Americans are obsessed with Steve Jobs because the Apple co-founder’s story fits perfectly with the romantic individualist story that American culture can’t seem to get enough, according to a US researcher.
Thomas Streeter, professor of sociology at the University of Vermont, investigated America’s obsessionwith stories about celebrity CEOs like Jobs, suggesting it says more about American culture than the man.
Jobs’ story fits perfectly with the romantic individualist story that American culture can’t seem to get enough, despite being yet another romanticised story about a well-known business celebrity, Streeter said.
(Also see: Steve Jobs Plays Dual Role of Hero, Villain in the Movies)
“Jobs is an interesting character, but if we were choosing whose story to tell based on the importance of their inventions or business innovations, we’d be telling stories about other people like computer scientist Dennis Ritchie, who was central to the development of the software and concepts that made the internet possible,” said Streeter.
There has to be another reason that the Steve Jobs story has been told over and over again since the 1980s instead of about men like Ritchie, Streeter wrote in a paper published in the International Journal of Communication. “I think the reason is in our culture: we love the story of Jobs because we love the story of the guy who bucked convention, pursued his passions, and got rich doing so,” he said.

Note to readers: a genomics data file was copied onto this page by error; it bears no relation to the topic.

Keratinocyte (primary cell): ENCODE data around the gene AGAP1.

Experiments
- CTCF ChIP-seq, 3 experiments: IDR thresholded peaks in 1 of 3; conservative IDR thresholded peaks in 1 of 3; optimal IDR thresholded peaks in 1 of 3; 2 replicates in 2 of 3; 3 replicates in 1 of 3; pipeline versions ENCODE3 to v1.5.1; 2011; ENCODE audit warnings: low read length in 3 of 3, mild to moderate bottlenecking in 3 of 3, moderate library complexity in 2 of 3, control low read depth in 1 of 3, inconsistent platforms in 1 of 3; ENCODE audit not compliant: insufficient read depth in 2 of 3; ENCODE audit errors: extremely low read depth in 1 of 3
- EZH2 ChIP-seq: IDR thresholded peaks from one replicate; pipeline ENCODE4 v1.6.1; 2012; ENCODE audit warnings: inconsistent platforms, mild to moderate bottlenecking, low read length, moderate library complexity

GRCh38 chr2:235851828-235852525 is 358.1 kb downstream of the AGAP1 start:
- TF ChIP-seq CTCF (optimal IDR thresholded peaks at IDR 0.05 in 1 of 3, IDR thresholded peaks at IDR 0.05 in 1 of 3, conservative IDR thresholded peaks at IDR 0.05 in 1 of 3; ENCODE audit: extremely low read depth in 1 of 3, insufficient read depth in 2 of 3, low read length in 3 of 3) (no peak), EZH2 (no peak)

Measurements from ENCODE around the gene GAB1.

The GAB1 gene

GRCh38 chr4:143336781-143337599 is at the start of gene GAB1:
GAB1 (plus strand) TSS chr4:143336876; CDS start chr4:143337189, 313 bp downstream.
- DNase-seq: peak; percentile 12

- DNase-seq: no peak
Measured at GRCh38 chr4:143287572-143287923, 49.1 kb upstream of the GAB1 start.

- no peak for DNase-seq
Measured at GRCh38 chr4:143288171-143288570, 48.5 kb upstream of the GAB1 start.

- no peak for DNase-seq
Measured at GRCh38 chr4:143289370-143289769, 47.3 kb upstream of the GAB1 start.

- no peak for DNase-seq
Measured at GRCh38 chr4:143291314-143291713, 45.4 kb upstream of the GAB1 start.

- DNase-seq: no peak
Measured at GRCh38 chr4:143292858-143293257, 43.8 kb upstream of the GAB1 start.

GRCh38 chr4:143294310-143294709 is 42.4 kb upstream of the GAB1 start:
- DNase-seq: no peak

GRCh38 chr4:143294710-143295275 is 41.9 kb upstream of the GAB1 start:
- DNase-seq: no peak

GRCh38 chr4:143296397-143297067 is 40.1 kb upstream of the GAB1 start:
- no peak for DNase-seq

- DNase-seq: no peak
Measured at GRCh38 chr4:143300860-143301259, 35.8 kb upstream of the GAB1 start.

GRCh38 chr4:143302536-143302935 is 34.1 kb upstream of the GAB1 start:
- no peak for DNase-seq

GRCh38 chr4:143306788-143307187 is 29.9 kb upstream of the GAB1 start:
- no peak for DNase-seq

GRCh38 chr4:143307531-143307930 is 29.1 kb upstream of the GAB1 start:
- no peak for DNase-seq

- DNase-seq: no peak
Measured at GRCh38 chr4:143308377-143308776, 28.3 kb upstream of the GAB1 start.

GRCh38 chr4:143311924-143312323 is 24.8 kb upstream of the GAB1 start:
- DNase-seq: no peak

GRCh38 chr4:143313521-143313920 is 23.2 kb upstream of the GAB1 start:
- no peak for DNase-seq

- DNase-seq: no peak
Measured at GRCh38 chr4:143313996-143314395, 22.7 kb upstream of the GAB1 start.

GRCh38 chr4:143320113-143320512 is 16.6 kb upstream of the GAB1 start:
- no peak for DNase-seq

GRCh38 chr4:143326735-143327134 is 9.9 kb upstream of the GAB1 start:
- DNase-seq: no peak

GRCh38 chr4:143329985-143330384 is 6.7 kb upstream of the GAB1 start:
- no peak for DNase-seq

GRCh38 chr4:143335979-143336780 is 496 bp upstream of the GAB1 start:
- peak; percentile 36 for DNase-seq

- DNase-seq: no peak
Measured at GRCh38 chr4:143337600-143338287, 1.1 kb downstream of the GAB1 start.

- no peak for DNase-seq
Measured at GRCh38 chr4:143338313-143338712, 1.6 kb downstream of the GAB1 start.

Stories like Jobs’ are perpetuated by a capitalistic machinery that infuses romantic ways of thinking into all areas of society, according to Streeter. “Culture is not just on our screens, but also in the circuitry and institutions that make those screens work,” he said. “Markets, property, and corporations are now infused with variants of romantic ways of thinking, alongside more traditional ways of thinking. Capitalism has gotten Byronic.
The current Steve Jobs craze, which took off in a big way after he stepped down from Apple in 2011, seems to prove my point about Byronic capitalism.
“Jobs’ story nicely fits the romantic individualist story that American culture is in love with. We love the story, and the case of Steve Jobs gives us a chance to tell that story over and over,” he said.
The institutional machinery devoted to producing celebrity CEO’s is in response to populist criticisms of modern corporations in hopes of making people feel good about a more moral Capitalistic system, said Streeter.